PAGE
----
Lynda Dunnigan donated a bronze bald eagle sculpture to the College. Now on display at the Historic Triangle campus library, it could one day be placed outside on a pedestal as Dunnigan hopes.
Lynda Dunnigan and her late husband shared a love for wildlife and art that led them to collecting hundreds of pieces of work. They also shared a love for education; she as a longtime teacher in James City County and he as a biology professor at Radford College before entering the business world.
Those passions are the reasons she recently donated a bronze bald eagle by Turner Sculpture, on Virginia’s Eastern Shore, to Thomas Nelson.
“An eagle is a wonderful bird to have in terms of the concept of a college campus. Somewhere (that shows) the tenants of who and what we are, the importance and value of an education,” she said. “With the Historic campus here, it seemed like a logical connection.”
Shortly after Lynda and Patrick Dunnigan were married in 1966, they began collecting, at first it was two-dimensional art prints. In the early 1970s, Patrick left the world of education for business. The couple moved to Williamsburg, and his work would take him on trips to the Eastern Shore, where he came across the work of the father-and-son team of William and David Turner.
“Each time he was over there on business, he would come back with another piece of sculpture,” Lynda said of her husband, who passed away in 2013.
In the course of more than 30 years, their collection of work by the Turners totals 76 pieces.
“Collectors are a special bred of hoarders,” she said with a laugh.
But it is about more than the sculpture or the artwork.
“Each piece has a history,” she said. “The geology for me, the chemistry from my husband’s perspective because his background was biology and chemistry. Then how did the artist transform it? How does the artist take something as soft as a feather and give it a realistic appearance?”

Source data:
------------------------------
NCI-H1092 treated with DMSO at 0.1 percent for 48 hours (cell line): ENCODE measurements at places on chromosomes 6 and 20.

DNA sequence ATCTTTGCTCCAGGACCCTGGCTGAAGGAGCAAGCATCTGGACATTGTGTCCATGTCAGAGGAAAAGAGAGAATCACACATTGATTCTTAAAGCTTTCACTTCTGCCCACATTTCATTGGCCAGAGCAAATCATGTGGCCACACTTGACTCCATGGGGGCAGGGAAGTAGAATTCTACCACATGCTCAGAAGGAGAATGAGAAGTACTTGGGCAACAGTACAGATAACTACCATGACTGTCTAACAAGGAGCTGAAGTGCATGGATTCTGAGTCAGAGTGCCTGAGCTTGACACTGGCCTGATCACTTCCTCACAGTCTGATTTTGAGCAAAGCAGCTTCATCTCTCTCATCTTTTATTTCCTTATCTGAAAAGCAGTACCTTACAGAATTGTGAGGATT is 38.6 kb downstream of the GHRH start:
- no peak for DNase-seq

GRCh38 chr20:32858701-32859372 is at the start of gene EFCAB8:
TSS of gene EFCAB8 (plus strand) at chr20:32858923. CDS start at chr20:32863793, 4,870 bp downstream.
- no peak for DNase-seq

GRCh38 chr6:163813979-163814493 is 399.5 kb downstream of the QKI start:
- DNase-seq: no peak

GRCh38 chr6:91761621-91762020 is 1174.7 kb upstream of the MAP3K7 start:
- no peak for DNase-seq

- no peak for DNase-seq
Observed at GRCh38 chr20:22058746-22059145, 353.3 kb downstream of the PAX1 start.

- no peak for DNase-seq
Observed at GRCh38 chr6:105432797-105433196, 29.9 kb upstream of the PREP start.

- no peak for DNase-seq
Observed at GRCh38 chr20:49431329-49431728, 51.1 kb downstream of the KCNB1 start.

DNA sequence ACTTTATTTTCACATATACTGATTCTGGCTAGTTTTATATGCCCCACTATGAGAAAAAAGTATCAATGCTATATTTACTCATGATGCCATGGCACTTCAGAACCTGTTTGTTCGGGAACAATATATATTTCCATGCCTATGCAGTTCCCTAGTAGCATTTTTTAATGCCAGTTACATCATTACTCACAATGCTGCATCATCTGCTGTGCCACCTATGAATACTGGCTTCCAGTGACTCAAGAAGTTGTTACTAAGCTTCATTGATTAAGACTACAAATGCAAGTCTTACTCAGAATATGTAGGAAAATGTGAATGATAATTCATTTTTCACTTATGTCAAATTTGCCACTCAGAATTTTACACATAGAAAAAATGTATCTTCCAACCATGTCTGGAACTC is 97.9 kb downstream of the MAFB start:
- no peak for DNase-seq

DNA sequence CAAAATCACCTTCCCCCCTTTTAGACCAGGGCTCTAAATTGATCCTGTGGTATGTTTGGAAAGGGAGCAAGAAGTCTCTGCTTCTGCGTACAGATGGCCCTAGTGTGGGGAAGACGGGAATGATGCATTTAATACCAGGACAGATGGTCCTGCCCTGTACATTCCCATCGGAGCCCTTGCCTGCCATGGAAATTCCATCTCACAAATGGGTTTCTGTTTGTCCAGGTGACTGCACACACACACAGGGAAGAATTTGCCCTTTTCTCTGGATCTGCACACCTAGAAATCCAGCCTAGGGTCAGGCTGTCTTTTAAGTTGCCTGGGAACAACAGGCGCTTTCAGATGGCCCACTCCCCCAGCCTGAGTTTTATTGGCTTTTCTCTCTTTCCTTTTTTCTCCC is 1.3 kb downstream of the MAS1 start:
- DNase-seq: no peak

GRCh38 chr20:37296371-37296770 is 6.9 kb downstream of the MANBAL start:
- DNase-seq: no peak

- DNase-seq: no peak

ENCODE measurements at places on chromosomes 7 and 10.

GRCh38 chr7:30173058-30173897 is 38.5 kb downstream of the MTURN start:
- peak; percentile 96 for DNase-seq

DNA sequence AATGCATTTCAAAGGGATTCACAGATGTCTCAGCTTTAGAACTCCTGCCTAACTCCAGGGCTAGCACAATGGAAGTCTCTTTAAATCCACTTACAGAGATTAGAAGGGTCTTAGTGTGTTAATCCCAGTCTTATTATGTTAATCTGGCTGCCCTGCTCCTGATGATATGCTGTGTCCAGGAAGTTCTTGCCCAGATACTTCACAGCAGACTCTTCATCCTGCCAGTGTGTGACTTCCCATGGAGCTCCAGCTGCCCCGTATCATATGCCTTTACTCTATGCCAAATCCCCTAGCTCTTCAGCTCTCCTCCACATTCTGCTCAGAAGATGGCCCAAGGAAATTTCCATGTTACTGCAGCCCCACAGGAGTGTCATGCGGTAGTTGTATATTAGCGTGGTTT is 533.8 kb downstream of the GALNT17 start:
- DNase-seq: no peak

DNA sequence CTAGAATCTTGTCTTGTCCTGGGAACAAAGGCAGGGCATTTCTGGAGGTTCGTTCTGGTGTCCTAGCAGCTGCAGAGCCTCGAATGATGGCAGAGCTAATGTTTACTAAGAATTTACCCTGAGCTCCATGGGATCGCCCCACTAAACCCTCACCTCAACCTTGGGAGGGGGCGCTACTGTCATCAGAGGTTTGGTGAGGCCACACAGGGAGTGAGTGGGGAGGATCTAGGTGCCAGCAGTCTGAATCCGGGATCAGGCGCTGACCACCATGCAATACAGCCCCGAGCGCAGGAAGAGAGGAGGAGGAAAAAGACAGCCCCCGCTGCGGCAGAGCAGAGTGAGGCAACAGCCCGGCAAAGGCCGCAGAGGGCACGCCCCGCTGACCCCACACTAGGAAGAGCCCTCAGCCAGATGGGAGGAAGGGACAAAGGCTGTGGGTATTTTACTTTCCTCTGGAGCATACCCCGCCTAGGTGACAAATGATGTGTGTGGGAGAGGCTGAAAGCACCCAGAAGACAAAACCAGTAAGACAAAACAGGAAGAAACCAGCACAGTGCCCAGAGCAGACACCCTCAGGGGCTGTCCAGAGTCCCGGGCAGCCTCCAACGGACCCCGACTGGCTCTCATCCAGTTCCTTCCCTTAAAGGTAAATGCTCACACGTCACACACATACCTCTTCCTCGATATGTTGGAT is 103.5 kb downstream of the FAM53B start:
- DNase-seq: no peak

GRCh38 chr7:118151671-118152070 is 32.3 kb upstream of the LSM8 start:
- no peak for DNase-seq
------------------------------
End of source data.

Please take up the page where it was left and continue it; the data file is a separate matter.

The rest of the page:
The donated piece, which was created in 1996, is 34 inches by 16 inches and stands 26 inches tall. It weighs about 100 pounds. The Dunnigans first placed the sculpture in their bedroom, then moved it to the top of their steps.
“This piece needs to not be at the top of my steps,” she said. “This piece needs to be displayed.”
She wanted a place that could make the eagle a centerpiece. As an educator, she was familiar with Thomas Nelson. And after retiring, she took some continuing education classes at the Historic Triangle campus. However, she said the gift of the eagle “is just an outgrowth of knowing the importance and the significance of what education is.” She’s been impressed by the affordability of the programs and the quality of instructors at the College.
“This place is an opportunity to begin your education and to do it well, with qualified individuals, equally adept in their background as anyone … anywhere else,” she said.
Just as she has appreciation for the College and its mission, she wants others to appreciate the bald eagle and all it represents. She relayed a story of how she was driving recently on a road parallel to Interstate 64 when she was escorted by a group of those majestic birds her entire trip.
“The eagles are wonderful,” she said. “They are a natural part and an important significance of both geology and geography, just everything.”
She knows her eagle has found its place at the Historic Triangle campus.
“I’m glad it has a home where it can be appreciated,” she said.